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INDIANAPOLIS – Gov. Eric Holcomb proposed $225 payments for Hoosiers.

It looks like they’ll have to settle for $200 instead.

All Indiana taxpayers would be eligible for a $200 automatic taxpayer refund under legislation moving its way through the Statehouse. The direct payments from the state’s surplus were the centerpiece of the governor’s inflation relief plan.

The House and Senate, which both proposed divergent relief plans, made a deal with the refunds hanging in the balance.

Negotiations cut $25 from the payments as House lawmakers also agreed to move $1 billion toward the state teacher pension fund. That plan originated in the Senate, which wanted to pay down additional debt with the surplus.

Those who didn’t file a tax return no longer have to file an affidavit. However, they won’t get the direct payments. They will instead get a tax credit and will need to file a 2022 tax return to get it, lawmakers said.

Those who received the $125 Indiana Automatic Taxpayer Refund payment via direct deposit will receive their $200 payment via direct deposit. Those still waiting on a physical check for the $125 payment will have the additional $200 added to their checks, lawmakers said.

The measure passed in a 93-6 vote Friday, sending it to the Senate.

The amended Senate Bill 2 took a whirlwind course through the Statehouse this week. The payments were originally part of a proposal that originated in the House and passed with overwhelming support as House Bill 1001.

But a House committee added the HB 1001 language to Senate Bill 2 this week, stripping it of its original language that would’ve established a support fund called the Hoosier Families First Fund.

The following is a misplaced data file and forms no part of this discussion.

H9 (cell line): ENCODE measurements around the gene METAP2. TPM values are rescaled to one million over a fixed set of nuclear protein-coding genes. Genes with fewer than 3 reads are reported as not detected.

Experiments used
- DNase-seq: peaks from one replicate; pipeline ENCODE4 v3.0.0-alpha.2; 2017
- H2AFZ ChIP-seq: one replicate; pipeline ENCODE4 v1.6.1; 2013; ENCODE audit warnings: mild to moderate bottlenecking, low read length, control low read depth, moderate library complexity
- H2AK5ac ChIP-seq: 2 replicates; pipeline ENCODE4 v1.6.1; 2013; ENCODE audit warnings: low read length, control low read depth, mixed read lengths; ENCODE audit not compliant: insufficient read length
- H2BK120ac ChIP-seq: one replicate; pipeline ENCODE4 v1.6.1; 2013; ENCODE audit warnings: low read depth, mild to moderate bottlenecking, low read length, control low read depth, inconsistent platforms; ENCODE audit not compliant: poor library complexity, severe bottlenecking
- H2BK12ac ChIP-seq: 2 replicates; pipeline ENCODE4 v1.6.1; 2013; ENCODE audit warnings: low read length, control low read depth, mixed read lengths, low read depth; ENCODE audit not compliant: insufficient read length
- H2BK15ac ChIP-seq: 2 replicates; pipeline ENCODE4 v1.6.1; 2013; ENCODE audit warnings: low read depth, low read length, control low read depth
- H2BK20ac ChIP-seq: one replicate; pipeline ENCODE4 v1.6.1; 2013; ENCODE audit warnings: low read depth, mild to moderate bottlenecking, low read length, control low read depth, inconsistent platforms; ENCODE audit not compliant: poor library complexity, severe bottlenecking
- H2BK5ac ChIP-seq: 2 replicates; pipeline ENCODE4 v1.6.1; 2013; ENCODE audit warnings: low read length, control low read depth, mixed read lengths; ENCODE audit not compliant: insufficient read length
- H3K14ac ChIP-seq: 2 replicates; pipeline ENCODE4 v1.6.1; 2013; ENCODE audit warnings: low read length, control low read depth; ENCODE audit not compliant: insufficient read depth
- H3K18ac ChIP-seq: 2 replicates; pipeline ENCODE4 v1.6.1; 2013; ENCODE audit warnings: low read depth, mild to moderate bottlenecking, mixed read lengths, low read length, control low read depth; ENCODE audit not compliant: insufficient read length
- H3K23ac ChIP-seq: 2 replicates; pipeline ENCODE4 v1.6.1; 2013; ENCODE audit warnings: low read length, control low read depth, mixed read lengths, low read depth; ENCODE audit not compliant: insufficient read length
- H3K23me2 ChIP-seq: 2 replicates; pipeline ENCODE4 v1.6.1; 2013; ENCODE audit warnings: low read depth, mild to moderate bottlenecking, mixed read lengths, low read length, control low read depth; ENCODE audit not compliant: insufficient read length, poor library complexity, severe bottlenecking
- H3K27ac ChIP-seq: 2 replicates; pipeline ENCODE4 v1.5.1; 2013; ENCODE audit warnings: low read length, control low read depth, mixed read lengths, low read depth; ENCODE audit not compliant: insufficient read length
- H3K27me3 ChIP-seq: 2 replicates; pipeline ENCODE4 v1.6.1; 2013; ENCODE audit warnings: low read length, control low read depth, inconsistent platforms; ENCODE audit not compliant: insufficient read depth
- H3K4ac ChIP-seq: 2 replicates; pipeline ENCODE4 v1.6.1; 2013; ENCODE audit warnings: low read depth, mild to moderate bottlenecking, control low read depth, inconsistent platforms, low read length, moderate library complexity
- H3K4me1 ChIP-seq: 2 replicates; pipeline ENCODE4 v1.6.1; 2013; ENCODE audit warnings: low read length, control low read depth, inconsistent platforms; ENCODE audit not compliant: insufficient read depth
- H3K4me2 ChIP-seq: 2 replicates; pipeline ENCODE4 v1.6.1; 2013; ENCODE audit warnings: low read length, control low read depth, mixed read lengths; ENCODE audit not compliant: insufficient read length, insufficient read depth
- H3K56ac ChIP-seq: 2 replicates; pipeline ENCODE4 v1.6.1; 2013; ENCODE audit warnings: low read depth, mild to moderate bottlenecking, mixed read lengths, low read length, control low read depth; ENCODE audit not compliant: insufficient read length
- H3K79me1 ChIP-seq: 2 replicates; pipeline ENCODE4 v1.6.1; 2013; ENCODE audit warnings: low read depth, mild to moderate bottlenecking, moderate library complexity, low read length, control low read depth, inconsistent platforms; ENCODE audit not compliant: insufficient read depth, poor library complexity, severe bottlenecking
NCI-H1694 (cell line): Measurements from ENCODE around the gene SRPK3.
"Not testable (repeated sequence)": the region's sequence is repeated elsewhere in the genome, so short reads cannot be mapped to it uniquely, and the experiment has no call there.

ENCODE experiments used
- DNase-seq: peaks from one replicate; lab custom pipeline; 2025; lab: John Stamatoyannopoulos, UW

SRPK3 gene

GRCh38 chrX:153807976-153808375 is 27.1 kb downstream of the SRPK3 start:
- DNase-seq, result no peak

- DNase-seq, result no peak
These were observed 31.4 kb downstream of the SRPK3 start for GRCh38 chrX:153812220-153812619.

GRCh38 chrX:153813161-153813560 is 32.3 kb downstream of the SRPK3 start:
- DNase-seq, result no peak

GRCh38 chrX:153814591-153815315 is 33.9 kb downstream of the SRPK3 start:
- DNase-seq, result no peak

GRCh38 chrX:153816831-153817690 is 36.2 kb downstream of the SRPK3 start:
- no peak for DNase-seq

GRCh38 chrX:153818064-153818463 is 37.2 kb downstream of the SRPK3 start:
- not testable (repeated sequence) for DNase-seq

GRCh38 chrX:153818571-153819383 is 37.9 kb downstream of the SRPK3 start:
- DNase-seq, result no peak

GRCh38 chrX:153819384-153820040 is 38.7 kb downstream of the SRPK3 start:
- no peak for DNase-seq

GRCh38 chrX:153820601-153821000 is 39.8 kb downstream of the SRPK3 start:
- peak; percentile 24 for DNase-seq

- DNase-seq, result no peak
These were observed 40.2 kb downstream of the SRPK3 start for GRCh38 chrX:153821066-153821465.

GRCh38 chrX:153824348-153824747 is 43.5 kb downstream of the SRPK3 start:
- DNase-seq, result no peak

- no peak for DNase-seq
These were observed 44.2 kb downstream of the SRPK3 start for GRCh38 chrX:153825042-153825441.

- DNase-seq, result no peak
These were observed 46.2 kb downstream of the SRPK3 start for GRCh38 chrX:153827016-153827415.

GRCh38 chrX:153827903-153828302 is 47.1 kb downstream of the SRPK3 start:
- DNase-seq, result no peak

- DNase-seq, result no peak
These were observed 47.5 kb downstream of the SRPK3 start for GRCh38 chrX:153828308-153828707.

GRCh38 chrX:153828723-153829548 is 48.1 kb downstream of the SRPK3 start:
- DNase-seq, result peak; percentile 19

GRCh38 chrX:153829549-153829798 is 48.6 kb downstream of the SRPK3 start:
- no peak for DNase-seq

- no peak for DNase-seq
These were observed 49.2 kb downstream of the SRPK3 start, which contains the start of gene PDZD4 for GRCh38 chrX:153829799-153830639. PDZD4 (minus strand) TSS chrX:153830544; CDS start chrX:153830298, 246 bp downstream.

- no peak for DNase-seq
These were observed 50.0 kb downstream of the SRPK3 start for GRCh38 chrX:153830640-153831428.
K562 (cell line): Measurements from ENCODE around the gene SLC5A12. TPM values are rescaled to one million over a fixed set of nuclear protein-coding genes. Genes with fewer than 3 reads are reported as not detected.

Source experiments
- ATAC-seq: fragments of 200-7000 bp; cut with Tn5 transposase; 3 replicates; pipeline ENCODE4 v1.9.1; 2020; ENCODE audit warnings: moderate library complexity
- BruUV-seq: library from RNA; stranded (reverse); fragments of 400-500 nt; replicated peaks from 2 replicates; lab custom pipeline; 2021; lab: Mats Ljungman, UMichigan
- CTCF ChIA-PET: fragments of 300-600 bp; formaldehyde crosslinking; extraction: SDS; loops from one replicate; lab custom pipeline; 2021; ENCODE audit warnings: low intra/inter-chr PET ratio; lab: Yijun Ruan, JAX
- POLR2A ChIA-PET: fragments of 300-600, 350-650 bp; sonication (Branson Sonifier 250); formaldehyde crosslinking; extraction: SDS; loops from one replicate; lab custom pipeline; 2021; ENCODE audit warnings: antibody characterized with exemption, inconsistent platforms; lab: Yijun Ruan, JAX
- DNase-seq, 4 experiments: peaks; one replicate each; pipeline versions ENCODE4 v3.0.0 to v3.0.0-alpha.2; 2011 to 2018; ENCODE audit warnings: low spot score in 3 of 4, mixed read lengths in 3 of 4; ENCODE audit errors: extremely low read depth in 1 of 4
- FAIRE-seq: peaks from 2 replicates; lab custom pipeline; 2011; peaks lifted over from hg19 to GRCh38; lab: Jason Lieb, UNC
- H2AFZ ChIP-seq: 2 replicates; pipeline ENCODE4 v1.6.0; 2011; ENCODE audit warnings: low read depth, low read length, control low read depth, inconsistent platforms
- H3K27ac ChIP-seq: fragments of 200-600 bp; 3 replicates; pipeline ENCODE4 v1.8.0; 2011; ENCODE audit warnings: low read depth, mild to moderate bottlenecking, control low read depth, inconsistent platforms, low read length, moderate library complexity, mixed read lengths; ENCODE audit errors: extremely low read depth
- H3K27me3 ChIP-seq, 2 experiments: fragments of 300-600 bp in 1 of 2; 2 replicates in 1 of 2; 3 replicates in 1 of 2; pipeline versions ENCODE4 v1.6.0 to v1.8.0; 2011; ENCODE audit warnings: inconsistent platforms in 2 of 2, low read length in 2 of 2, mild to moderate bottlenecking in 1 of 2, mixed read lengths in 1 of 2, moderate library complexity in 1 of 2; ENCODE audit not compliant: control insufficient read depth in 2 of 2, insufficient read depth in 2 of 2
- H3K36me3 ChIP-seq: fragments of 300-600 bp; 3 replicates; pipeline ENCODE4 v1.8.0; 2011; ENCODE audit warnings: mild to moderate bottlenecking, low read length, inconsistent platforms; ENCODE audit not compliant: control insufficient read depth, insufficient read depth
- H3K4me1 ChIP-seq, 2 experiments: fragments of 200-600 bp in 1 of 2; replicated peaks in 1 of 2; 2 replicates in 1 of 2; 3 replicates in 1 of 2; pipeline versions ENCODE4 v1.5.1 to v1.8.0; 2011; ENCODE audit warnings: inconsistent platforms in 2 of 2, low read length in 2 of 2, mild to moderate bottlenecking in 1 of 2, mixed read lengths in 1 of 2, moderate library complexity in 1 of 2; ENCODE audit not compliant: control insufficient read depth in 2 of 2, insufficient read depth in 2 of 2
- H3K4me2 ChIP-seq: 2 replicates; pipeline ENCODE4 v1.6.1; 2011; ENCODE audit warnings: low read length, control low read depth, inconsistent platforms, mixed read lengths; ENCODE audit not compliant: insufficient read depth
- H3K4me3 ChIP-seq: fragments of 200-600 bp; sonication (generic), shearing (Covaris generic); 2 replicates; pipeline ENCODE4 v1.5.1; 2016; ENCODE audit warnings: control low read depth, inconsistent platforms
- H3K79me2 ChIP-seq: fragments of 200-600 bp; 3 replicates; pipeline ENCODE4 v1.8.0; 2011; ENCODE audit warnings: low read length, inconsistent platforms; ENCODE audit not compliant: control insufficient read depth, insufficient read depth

A Senate committee then stripped HB 1001 of its original language, replacing it with Senate Bill 2 (which included the family fund) and Senate Bill 3, the Senate’s version of an inflation relief plan that included a utility tax holiday and a cap on the gas tax.

The amendment to SB2 in the House also added back language to establish the Hoosier Families First Fund and included the gas tax cap, which would stay in effect until July 1, 2023. It exempts children’s diapers from state sales tax and also increases the adoption credit limit.

House lawmakers shot down a proposed amendment that would’ve increased the refund amount to $325.

Holcomb released a statement on Senate Bill 2’s passage:

“I am extremely pleased to see the House advance Senate Bill 2 that includes returning a billion dollars back to Hoosier taxpayers in the form of an automatic taxpayer refund. After all, this is the reason I called the General Assembly back into special session and I’m grateful they have acted swiftly and collaboratively to advance this much needed bill to third reading in the House tomorrow. No less important is the package of robust programming to strengthen the health outcomes for Hoosier women and babies. The contents of this current bill now reflect strong contributions from all corners of the General Assembly and I look forward to signing it as soon as it arrives on my desk.”